Volume 18 • Issue 13 | August 19 - 25, 2005

Talking Point

Have it all with one new rail tunnel

By Brian Hatch

Lower Manhattan is the fourth largest business district in the country. To continue to be a major job engine, it must have a transit system that connects directly to the entire region. The city has 8 million people, but most of the metropolitan area’s 20 million people are beyond reach of the subways. Midtown has numerous direct rail links to the region and beyond, but Lower Manhattan has none. 

It is ironic that Downtown is in this predicament, given that rail transit was invented here. Europe initiated rail transportation, but the trains stopped at the edge of the city. In 1832, the New York & Harlem Railroad was the first to move people within a city. The line went from City Hall to Harlem, via Fourth Ave. (The Harlem also put the “mass” in transit by quintupling the capacity of the “omnibuses” of the time – essentially large stagecoaches.)

The Harlem was a hit, and quickly pushed well north of the city. With a quick switch from steam to horsepower, it was possible to take a one-seat ride from Westchester to Lower Manhattan in the 1800s, something that’s impossible today. 

After steam power was banned below 42nd St., the Harlem, Hudson and New Haven railroads jointly built a station there to be as close to Downtown as possible. By 1926, the New York Times noted that rents around 42nd St. were already higher than Downtown in an article entitled, “‘Uptown Wall Street Grows Wealthy; New Financial District Scattered Around the Grand Central.” Midtown continued to grow in the post-war era until it eclipsed Wall St. altogether. Two-seat rides and the lack of a Lower Manhattan commuter terminal had a direct role in this reversal.

By 1997, a study prepared for the state, city and Alliance for Downtown New York bluntly concluded, “Lower Manhattan needs dramatically improved access to the regional commuter rail system to survive as a Class A office market.”

Appropriately, a consensus has emerged on the need for a new rail connection for Downtown. The question is how to go about it. The current plan is to build a tunnel eastward that could connect Lower Manhattan to a commuter railroad and an airport: namely most L.I.R.R. lines and J.F.K.

A tunnel to the north is the superior approach. By connecting with Penn Station, Lower Manhattan could be connected to not only J.F.K. but Newark Airport as well. More importantly, all L.I.R.R. lines, as well as New Jersey Transit, Amtrak and the Metro-North Railroad could access Downtown. Metro-North is of particular importance, as a disproportionate number of C.E.O.’s live in Westchester and Fairfield counties. A count of headquarter buildings near Grand Central vs. Penn Station illustrates their influence.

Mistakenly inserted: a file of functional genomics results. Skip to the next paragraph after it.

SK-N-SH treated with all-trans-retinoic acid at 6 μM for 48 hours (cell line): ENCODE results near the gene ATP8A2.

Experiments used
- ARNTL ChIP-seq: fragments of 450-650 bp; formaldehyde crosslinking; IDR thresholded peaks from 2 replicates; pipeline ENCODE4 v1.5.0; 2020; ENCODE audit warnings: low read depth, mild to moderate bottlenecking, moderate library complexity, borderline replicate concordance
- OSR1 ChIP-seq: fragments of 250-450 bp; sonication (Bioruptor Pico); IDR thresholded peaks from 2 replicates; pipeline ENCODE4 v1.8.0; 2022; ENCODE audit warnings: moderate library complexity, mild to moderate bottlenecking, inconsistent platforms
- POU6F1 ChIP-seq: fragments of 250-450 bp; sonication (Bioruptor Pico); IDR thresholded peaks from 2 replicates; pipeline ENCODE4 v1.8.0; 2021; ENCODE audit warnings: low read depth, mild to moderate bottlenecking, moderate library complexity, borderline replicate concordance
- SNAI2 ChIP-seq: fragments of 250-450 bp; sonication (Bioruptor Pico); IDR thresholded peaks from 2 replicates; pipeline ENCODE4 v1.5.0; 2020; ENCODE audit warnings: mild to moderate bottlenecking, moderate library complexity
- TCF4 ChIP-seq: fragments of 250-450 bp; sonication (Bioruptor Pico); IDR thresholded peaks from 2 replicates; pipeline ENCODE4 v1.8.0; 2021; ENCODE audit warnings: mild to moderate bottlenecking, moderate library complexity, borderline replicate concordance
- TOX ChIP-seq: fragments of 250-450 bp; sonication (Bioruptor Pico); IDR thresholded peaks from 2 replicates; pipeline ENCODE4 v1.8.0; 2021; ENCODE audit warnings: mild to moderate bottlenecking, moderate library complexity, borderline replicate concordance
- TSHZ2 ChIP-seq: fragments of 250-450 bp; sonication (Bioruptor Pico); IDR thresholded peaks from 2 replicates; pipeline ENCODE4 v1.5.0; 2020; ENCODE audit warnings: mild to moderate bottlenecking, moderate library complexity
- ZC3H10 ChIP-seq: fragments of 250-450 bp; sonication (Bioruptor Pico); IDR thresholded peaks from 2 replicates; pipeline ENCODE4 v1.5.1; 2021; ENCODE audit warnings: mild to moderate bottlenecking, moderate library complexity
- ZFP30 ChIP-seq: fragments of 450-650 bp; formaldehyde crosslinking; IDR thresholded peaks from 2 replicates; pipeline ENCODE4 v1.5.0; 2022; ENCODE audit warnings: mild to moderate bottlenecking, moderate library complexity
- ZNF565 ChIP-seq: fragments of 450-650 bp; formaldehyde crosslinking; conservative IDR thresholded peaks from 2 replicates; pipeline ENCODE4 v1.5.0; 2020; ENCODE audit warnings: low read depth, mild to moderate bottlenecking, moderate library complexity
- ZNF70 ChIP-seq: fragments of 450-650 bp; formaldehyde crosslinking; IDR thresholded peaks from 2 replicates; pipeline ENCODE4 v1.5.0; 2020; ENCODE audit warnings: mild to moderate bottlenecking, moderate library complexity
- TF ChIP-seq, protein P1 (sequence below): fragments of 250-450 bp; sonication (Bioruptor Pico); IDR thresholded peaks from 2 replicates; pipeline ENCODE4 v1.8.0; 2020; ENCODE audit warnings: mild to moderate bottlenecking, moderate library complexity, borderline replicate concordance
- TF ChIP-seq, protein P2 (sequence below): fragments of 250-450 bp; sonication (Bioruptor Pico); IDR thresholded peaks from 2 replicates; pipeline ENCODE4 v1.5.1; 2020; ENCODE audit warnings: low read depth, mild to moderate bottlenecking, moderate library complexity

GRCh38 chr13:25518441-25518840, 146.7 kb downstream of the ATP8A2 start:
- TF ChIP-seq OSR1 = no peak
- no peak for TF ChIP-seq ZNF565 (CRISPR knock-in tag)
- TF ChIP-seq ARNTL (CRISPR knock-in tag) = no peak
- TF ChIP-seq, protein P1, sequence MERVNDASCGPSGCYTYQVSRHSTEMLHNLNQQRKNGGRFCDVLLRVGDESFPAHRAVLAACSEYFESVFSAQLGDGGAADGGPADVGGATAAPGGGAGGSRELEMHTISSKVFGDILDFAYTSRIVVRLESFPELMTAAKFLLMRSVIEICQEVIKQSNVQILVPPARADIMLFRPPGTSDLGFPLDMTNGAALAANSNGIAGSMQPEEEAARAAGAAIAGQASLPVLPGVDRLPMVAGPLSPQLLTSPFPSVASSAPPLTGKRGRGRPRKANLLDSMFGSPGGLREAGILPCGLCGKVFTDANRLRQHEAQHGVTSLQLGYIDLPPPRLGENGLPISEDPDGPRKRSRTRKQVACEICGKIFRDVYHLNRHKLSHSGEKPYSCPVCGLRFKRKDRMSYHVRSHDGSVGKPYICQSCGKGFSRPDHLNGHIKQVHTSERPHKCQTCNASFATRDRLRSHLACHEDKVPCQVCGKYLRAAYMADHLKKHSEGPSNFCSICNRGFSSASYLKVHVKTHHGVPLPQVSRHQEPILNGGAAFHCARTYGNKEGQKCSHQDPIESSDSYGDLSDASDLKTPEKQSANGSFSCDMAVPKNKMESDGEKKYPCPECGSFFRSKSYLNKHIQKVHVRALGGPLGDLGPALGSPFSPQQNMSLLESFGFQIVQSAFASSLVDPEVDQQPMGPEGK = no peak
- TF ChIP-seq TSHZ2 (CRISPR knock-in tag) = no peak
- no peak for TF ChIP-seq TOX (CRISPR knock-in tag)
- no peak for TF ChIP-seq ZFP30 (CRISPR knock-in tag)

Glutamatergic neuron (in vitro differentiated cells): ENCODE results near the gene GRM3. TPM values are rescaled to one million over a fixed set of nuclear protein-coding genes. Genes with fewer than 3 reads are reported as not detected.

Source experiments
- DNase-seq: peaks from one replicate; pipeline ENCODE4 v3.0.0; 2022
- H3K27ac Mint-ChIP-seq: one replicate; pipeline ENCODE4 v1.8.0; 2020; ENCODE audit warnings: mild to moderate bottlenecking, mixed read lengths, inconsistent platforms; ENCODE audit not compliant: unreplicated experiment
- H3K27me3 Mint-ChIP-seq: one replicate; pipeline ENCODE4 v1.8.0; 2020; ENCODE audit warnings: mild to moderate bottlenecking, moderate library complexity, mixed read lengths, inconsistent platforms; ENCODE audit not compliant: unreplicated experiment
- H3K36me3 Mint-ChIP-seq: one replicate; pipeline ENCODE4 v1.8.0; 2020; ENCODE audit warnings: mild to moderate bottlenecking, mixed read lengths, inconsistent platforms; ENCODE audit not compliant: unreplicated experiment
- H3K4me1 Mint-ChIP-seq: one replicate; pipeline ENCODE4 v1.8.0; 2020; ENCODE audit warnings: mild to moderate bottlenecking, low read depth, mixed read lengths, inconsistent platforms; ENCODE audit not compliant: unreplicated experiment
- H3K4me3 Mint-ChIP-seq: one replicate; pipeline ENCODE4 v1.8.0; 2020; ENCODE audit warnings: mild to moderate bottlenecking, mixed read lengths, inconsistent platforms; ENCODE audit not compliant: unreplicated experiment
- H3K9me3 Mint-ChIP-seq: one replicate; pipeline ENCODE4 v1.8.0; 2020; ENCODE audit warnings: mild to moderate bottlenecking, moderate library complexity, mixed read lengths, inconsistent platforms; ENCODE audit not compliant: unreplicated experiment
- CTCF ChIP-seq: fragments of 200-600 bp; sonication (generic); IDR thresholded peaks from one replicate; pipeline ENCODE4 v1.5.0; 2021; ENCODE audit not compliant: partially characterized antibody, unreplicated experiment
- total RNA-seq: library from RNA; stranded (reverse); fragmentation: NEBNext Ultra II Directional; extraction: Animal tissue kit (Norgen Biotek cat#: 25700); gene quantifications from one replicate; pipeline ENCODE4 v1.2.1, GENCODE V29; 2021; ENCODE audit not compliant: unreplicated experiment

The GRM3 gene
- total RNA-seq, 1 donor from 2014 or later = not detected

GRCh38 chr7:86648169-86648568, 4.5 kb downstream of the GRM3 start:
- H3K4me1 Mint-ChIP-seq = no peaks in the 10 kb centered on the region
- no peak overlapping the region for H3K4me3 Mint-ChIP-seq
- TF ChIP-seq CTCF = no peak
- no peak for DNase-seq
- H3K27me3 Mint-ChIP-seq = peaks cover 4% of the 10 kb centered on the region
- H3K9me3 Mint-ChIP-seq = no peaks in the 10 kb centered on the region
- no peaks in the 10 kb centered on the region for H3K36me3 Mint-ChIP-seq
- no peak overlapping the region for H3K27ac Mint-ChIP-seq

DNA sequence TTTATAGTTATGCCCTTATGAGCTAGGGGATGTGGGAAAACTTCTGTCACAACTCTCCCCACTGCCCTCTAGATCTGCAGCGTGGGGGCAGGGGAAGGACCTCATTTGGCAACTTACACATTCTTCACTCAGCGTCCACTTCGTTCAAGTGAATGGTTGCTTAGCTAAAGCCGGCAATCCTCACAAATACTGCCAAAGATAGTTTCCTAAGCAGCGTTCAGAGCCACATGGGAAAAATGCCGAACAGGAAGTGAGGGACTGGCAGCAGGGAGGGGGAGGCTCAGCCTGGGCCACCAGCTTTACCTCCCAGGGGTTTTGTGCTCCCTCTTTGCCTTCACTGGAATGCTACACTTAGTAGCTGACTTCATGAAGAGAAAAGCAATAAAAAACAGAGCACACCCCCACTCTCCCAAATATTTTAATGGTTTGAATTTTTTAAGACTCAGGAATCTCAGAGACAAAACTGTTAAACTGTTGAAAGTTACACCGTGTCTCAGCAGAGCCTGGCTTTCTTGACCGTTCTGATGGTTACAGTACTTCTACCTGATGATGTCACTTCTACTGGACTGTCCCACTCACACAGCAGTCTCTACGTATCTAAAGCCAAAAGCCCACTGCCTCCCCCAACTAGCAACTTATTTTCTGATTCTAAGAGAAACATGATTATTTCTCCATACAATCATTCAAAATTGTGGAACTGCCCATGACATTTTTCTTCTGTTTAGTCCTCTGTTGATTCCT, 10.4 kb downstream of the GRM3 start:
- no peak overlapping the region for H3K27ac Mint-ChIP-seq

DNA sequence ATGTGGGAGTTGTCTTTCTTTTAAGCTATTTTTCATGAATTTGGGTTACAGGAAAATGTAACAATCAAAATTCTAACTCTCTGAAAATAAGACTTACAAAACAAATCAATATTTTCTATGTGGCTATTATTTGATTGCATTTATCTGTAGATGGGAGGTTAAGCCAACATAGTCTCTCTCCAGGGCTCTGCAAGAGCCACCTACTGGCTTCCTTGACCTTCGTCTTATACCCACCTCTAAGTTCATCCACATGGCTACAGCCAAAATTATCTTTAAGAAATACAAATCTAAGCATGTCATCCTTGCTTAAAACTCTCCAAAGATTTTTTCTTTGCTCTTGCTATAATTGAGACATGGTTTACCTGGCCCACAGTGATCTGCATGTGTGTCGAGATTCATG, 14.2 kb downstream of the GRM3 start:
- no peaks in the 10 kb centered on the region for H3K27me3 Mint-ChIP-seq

With a northern tunnel combined with the East Side Access project creating Metro-North platform space at Penn Station, one-seat rides would not only be available to Babylon, but to Stamford, New Canaan, White Plains, and Poughkeepsie as well. Not just Ronkonkoma, but Morristown, Princeton Junction and Long Branch. Not only Huntington, but also Albany, Buffalo, Back Bay and Capitol Hill. The hundreds of connections to the entire Northeast would electrify the Downtown economy. The wider service area would also dramatically improve ridership, and therefore political support and funding options.

The cost of a commuter tunnel to the east or to the north should be similar. Either option would require a tunnel of about four miles. Either would also need a multi-platform terminal that could accommodate many commuter trains at a time. (There has been some discussion of a simple AirTrain-only terminal, but that limited approach couldn’t justify the multi-billion cost.)

A study in the late 1990s looked at options to improve Lower Manhattan access by building a commuter tunnel to the north. The Second Avenue Subway was also being advanced at the time, but only to the Upper East Side and Harlem – the much-derided “stubway.” Assembly Speaker Sheldon Silver secured a full-length Second Avenue Subway in 2000, but the commuter rail study was dropped soon thereafter, as though the M.T.A. decided to support just one Downtown project. Today, they are back to looking at a regional rail connection for Lower Manhattan. The opportunity must be maximized.

One option is to connect Downtown to part of the region. It would be far better to directly connect Lower Manhattan to the entire Northeastern United States.

Brian Hatch, a consultant on transportation and urban planning issues, founded NewYorkGames.org, which studied the effects the plan for a Hudson Yards stadium and nearby office towers would have on the city and Lower Manhattan in particular.


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